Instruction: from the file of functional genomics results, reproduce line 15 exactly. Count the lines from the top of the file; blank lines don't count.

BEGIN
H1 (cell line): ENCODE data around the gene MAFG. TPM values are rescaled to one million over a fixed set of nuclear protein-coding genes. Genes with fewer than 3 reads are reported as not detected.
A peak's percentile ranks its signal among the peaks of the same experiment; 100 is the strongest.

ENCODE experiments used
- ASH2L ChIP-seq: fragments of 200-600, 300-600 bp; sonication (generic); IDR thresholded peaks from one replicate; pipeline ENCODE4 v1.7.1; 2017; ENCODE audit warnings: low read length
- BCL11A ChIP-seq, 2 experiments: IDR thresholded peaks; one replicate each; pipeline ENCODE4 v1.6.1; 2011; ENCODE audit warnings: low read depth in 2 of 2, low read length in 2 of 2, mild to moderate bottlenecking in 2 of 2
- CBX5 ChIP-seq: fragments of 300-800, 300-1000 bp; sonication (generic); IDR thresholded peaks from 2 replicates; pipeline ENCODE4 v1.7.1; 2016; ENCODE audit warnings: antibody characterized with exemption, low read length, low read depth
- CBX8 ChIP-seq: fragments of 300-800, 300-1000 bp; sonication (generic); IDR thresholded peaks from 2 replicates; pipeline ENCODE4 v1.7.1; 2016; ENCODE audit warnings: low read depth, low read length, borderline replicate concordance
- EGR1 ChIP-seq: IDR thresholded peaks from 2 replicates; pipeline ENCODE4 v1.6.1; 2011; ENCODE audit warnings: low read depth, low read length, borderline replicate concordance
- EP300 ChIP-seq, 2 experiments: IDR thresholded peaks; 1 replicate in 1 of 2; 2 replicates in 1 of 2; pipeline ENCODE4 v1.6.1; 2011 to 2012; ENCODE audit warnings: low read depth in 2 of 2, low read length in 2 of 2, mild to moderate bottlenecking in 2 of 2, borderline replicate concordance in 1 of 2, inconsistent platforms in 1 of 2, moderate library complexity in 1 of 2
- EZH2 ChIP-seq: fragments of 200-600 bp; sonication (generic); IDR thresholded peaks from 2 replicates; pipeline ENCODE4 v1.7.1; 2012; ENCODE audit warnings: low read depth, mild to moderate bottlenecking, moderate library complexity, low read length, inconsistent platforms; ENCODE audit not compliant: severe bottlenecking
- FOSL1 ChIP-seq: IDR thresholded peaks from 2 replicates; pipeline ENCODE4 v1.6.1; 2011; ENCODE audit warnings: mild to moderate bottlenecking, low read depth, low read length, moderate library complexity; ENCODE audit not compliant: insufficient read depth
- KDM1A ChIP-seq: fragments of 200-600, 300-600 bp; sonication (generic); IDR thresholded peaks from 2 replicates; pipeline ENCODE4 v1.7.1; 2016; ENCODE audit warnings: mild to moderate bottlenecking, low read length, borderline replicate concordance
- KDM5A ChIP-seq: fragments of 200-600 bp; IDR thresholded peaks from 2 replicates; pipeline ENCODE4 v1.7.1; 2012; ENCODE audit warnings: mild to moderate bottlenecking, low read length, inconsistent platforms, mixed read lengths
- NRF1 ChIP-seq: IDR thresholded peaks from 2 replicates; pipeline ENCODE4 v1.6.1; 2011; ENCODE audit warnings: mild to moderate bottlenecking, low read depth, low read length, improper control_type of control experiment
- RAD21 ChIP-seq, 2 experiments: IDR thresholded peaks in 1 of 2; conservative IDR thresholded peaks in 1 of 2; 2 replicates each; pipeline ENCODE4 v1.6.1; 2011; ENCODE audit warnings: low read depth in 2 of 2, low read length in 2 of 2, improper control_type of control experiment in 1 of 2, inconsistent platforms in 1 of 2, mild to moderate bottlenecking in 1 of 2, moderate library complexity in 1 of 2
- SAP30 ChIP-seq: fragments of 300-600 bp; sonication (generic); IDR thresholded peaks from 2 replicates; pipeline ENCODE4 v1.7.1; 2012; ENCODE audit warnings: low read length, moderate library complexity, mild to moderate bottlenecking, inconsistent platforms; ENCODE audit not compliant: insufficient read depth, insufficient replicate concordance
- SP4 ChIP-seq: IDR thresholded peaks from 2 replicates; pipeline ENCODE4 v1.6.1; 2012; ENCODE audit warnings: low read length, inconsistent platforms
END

- RAD21 ChIP-seq, 2 experiments: IDR thresholded peaks in 1 of 2; conservative IDR thresholded peaks in 1 of 2; 2 replicates each; pipeline ENCODE4 v1.6.1; 2011; ENCODE audit warnings: low read depth in 2 of 2, low read length in 2 of 2, improper control_type of control experiment in 1 of 2, inconsistent platforms in 1 of 2, mild to moderate bottlenecking in 1 of 2, moderate library complexity in 1 of 2